Christina Seely (1976- ) is currently living and working in San Francisco, CA. With in just the last decade, she has "exhibited worldwide, most recently in San Francisco's City Hall, at The Museum of Contemporary Photography, Chicago, The Bronx Museum of the Arts in New York, and The Center for Photography at Woodstock. She is a MacDowell Fellow, participated in The Arctic Circle Program in 2010 and is a 2011 Headlands Center for the Arts Residency recipient. Seely's work is included in collections at, the Walker Art Center, The West Collection, Yale University, The MOCP, and the Boston Public Library. She is also a founding member of the design collective Civil Twilight, creators of Lunar Resonant Streetlights, an innovative system of lighting that respond to moonlight, dimming and brightening each month as the moon cycles through it’s phases. Civil Twilight’s Streetlights won Metropolis Magazine’s and 2007 Next Generation Design Competition, were a finalist in the World Bank Competition “Lighting Africa”, the Buckminster Fuller Challenge, and the 2009 Index Design Awards."[1] Seely’s photographic work investigates the constantly developing connection linking our way of life and the natural environment. Her most recent project, Lux, is a series of large-scale photographs documenting the artificial glow of cities in the three brightest regions on a NASA map of the world at night.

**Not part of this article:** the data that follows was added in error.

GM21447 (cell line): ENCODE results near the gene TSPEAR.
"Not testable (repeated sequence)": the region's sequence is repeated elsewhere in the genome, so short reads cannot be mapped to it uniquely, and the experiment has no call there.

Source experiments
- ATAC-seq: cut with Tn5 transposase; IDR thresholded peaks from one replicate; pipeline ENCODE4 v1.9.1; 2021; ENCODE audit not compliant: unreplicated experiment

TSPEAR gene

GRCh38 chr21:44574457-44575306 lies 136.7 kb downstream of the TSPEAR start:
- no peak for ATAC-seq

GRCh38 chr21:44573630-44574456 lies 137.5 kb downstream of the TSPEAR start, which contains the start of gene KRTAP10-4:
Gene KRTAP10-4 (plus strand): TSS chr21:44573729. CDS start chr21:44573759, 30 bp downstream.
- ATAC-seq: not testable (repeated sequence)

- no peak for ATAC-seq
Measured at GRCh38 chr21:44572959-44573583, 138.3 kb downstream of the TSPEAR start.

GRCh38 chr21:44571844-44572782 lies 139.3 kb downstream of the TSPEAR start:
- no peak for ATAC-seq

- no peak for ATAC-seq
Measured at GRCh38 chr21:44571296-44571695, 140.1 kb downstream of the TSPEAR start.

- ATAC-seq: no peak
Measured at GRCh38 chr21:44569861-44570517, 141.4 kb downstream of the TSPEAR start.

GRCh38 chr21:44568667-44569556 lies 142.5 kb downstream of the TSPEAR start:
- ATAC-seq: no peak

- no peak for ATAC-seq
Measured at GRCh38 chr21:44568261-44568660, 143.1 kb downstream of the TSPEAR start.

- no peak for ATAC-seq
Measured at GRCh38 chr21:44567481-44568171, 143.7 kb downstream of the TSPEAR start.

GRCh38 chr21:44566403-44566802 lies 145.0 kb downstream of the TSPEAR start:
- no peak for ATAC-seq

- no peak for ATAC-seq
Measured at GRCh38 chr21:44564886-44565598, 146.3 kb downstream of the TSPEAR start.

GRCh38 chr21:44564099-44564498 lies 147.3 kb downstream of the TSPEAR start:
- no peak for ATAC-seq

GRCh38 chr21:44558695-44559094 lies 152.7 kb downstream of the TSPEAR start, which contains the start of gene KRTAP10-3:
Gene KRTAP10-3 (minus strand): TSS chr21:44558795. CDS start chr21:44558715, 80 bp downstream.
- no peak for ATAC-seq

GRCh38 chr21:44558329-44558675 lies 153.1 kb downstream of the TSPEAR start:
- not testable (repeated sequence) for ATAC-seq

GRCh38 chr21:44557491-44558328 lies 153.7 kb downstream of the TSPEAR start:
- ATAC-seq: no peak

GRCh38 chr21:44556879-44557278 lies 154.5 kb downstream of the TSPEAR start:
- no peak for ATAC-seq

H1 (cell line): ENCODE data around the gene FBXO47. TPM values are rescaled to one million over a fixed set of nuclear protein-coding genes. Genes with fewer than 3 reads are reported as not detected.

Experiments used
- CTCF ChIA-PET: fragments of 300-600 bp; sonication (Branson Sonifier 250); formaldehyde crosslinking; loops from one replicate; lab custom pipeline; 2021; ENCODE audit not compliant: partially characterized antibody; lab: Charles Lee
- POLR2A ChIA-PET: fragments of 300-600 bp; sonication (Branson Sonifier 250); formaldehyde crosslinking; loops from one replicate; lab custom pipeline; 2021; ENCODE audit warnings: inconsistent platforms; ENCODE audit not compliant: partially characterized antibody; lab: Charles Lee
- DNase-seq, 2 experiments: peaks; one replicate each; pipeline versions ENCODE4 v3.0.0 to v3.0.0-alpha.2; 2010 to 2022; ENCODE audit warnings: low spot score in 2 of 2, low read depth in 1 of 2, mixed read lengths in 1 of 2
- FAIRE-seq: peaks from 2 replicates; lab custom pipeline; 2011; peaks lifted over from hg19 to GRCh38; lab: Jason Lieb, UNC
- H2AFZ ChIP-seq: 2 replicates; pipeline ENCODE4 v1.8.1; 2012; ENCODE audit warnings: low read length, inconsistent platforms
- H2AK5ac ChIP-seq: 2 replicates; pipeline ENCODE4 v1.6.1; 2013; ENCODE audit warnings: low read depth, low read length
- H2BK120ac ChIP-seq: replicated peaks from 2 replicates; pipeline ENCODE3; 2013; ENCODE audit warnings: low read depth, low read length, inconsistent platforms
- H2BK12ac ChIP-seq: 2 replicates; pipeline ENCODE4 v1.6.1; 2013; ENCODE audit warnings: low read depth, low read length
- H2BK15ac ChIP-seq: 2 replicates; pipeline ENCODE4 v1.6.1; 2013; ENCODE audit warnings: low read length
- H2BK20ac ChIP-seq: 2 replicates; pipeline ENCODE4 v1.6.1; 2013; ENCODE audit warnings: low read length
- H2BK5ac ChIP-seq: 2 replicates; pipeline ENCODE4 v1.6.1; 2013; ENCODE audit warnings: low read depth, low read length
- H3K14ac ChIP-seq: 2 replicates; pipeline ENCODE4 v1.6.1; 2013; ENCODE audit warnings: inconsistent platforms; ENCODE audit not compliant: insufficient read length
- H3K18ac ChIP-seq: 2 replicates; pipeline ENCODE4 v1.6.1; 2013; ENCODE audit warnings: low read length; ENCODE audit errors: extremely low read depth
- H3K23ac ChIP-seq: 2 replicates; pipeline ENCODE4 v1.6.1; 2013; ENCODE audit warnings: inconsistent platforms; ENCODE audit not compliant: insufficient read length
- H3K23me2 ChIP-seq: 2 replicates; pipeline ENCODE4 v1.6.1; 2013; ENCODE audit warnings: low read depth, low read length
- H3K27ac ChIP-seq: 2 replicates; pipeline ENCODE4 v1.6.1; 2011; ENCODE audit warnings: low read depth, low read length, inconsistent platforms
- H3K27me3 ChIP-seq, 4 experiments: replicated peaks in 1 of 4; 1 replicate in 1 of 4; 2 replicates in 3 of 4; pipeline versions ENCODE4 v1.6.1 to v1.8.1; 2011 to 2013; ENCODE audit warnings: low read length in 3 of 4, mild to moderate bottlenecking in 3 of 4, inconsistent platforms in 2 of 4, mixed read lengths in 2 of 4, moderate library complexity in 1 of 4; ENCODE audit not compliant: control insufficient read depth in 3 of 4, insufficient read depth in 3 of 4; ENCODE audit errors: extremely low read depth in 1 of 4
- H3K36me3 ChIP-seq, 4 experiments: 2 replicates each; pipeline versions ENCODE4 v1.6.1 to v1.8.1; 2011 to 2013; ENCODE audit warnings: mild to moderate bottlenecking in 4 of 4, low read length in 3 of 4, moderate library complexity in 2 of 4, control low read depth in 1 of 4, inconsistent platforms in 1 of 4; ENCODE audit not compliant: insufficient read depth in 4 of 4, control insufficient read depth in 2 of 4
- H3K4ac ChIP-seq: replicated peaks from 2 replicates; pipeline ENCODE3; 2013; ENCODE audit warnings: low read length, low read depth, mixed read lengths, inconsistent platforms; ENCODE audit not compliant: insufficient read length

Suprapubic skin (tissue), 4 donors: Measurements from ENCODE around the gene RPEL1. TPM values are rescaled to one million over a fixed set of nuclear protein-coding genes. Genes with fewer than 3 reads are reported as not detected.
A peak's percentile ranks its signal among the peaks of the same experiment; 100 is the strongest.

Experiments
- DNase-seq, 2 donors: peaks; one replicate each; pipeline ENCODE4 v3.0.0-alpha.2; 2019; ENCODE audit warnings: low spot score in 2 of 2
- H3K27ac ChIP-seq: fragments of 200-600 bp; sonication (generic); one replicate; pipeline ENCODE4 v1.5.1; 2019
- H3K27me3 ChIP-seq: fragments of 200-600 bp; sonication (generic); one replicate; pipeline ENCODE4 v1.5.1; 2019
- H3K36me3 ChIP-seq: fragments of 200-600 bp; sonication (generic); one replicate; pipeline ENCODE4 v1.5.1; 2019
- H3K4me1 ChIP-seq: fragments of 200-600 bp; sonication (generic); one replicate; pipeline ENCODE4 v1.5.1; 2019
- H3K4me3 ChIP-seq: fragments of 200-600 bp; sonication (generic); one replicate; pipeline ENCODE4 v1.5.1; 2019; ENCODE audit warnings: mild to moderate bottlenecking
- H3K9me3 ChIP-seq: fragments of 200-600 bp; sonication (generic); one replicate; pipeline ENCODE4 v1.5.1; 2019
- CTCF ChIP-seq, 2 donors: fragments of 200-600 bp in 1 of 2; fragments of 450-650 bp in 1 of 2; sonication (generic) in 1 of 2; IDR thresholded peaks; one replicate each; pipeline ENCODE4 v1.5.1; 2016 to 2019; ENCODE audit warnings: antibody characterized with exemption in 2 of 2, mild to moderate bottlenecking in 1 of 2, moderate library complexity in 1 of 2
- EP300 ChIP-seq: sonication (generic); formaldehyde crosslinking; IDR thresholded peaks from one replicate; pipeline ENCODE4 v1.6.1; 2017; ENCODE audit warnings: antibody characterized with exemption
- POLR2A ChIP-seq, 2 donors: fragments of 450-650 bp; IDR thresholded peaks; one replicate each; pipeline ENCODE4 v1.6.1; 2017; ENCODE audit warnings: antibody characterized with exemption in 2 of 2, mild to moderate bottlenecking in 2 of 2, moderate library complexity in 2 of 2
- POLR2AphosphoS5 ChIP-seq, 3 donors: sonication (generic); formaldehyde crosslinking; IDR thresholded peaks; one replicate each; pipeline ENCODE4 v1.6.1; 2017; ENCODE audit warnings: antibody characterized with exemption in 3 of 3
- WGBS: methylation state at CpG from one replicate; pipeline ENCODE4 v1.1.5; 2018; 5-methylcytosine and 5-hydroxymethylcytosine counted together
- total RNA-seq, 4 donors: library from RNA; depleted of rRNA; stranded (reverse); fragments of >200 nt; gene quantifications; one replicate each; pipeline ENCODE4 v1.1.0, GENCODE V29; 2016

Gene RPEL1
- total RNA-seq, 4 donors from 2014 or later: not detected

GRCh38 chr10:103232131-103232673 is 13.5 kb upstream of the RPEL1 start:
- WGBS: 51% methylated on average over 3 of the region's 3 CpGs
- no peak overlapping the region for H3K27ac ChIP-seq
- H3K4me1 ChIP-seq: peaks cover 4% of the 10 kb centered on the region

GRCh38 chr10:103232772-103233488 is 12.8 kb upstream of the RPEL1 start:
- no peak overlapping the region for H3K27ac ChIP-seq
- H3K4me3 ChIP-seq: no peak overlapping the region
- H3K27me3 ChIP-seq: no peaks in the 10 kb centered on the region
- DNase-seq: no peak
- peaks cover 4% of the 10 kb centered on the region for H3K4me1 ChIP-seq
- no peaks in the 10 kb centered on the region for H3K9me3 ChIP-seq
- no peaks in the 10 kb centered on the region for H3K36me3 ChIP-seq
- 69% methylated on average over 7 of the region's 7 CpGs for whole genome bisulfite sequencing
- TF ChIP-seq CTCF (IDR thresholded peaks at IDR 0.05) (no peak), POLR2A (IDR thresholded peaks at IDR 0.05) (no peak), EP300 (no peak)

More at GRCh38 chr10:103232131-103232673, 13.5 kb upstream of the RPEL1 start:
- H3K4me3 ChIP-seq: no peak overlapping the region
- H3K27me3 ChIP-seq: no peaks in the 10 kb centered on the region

Seely has succeeded in applying a unique situation to an old interest and continues to do so. People have been interested in nature and light for a long time. "For millions of years only dramatic shifts in terrain informed the reading of the earth’s surface from space. Now the cumulative light from highly urbanized areas creates a new type of information and understanding of the world that reflects human’s dominance over the planet. Christina Seely's Lux, titled after the system unit for measuring illumination, presents photographic portraits of cities within the most brightly illuminated regions on the NASA map of the night earth. This project is inspired by the disconnect between the immense beauty produced by human-made light and the complexity of what this light represents."[2] As we can see, Lux focuses on cities in the United States, Western Europe and Japan. "These economically and politically powerful regions not only have the greatest impact on the night sky but this brightness reflects a dominant cumulative impact on the planet. Collectively they emit approximately 45% of the world's CO2 and (along with China) act as the top consumers of electricity, energy and resources. In order to suggest the interchangeability of urbanization and the unilateral impact of these cities on the global environment each photographed location in the series, is indicated by the central latitude and longitude of the depicted city and is simply titled Metropolis. For most of human history, light has signified hope and progress. In Seely's project, light also paradoxically denotes regression or transgression -- an index of the complex negative human impacts on the health and future of the planet."[3]